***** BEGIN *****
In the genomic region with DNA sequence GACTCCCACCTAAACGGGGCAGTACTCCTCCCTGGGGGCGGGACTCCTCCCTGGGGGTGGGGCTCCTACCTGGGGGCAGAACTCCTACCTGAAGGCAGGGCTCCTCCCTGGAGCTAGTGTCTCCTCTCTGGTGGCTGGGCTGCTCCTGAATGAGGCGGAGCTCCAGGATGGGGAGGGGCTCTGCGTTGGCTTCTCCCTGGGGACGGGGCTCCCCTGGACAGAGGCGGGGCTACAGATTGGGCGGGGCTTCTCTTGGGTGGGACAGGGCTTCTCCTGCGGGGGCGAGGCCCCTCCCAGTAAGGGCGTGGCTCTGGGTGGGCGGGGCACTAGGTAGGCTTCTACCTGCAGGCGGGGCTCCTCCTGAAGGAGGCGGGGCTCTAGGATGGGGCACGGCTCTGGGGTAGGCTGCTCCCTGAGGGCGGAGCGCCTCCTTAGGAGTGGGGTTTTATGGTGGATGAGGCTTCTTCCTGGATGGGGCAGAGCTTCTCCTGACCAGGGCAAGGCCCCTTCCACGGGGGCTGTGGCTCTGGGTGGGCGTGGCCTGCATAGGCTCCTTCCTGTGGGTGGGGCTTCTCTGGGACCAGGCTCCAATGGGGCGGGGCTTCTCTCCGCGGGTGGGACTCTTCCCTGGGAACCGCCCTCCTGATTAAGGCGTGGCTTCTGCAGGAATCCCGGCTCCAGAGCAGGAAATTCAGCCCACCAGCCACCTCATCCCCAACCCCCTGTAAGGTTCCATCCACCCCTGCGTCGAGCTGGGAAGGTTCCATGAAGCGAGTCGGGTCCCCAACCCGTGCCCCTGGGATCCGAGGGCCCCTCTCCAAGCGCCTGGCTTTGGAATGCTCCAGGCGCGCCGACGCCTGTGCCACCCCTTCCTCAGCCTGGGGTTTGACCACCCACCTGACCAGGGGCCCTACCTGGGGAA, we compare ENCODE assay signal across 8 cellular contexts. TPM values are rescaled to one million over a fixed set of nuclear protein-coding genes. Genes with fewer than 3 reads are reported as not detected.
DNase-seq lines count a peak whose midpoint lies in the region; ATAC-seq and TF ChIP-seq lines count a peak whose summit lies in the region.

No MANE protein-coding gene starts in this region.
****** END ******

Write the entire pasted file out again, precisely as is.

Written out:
In the genomic region with DNA sequence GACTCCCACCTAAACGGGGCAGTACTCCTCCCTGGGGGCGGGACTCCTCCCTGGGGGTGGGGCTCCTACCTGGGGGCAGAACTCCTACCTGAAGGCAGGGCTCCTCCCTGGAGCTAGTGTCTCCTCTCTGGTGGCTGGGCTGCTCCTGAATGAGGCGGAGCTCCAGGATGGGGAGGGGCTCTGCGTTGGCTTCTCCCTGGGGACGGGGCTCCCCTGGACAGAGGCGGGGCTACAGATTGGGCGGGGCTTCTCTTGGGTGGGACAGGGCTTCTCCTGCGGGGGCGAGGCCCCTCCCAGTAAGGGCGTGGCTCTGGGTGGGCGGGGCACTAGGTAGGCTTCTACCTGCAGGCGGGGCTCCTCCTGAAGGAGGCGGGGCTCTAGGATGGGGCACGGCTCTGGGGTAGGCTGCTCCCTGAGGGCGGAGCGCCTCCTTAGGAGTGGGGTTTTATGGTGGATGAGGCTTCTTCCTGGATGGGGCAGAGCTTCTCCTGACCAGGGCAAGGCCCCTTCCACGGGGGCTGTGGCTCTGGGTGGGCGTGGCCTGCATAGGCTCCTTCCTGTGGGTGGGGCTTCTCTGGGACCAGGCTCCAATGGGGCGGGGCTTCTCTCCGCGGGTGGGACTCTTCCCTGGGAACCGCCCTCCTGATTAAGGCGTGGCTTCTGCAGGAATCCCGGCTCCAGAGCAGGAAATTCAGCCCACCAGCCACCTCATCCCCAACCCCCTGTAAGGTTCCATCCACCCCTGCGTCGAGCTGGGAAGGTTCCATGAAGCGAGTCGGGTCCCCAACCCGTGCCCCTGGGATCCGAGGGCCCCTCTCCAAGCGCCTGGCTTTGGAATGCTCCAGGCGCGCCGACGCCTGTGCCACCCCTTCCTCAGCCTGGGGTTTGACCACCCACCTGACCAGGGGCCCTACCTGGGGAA, we compare ENCODE assay signal across 8 cellular contexts. TPM values are rescaled to one million over a fixed set of nuclear protein-coding genes. Genes with fewer than 3 reads are reported as not detected.
DNase-seq lines count a peak whose midpoint lies in the region; ATAC-seq and TF ChIP-seq lines count a peak whose summit lies in the region.

No MANE protein-coding gene starts in this region.